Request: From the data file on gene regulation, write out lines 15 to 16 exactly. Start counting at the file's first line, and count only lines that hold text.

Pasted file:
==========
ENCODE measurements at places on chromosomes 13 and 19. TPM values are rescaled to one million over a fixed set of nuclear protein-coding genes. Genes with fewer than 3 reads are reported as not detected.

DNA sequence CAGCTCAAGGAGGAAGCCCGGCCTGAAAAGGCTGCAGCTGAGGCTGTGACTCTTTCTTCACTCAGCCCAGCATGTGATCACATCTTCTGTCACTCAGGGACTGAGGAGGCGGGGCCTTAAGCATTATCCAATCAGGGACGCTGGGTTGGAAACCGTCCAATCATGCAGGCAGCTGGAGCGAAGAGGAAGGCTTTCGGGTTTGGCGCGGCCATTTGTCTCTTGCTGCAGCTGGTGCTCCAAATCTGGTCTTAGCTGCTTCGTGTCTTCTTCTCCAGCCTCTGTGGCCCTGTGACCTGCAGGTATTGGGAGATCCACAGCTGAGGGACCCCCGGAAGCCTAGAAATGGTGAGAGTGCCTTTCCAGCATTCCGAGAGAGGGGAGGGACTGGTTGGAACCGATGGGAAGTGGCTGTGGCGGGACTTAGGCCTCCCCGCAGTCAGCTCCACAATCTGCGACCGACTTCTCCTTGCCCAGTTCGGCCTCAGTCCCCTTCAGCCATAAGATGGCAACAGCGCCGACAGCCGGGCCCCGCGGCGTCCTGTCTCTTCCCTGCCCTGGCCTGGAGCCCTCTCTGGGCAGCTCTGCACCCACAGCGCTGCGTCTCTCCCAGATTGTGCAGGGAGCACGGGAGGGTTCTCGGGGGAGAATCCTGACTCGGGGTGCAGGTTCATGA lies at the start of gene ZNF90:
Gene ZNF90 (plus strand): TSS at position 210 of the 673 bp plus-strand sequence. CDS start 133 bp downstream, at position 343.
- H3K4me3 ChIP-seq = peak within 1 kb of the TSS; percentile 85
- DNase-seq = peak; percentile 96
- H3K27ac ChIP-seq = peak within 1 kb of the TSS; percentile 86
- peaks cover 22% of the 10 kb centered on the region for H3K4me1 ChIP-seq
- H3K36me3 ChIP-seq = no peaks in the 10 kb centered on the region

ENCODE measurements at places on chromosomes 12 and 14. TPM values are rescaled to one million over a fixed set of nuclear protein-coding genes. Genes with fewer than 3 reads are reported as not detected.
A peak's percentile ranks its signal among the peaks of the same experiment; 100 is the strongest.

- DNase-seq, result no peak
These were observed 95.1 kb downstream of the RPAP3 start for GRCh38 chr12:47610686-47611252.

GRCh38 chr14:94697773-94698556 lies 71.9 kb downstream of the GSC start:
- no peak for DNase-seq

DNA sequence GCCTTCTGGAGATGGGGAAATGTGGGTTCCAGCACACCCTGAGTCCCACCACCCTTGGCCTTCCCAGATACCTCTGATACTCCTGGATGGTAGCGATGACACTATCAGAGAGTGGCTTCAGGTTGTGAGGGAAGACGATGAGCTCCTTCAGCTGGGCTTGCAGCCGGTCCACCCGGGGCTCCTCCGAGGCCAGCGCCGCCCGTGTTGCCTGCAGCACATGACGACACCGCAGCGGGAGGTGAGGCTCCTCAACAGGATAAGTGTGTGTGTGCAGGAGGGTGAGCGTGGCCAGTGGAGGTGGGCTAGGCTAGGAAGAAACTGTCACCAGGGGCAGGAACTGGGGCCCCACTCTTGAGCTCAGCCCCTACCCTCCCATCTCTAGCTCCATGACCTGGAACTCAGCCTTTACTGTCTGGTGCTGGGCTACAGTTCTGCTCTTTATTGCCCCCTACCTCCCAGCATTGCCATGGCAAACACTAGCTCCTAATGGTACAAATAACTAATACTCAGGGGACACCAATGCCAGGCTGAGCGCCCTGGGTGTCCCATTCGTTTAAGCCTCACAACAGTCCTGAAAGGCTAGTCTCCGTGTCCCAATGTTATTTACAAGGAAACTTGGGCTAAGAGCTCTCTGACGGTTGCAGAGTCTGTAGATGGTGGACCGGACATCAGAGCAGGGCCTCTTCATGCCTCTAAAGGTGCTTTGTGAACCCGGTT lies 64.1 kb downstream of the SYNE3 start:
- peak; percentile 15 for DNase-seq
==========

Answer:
DNA sequence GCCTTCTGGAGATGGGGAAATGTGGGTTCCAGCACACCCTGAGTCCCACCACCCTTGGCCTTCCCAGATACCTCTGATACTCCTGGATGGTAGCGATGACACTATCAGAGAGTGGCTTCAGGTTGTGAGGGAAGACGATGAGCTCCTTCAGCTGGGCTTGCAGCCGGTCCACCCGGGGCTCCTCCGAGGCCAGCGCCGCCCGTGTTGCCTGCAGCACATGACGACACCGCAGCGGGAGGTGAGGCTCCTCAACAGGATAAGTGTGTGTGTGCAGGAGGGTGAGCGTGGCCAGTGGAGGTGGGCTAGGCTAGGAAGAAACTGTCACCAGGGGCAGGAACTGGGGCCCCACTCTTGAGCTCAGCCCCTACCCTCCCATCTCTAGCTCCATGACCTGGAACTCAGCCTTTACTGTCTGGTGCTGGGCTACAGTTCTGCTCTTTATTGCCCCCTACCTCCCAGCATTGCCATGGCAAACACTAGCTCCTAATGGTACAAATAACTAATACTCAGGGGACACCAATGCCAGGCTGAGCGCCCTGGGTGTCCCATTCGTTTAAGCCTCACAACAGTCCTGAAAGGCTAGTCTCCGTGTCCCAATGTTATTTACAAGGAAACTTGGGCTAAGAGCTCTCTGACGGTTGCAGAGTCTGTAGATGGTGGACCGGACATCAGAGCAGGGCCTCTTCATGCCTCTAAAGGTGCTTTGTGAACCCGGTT lies 64.1 kb downstream of the SYNE3 start:
- peak; percentile 15 for DNase-seq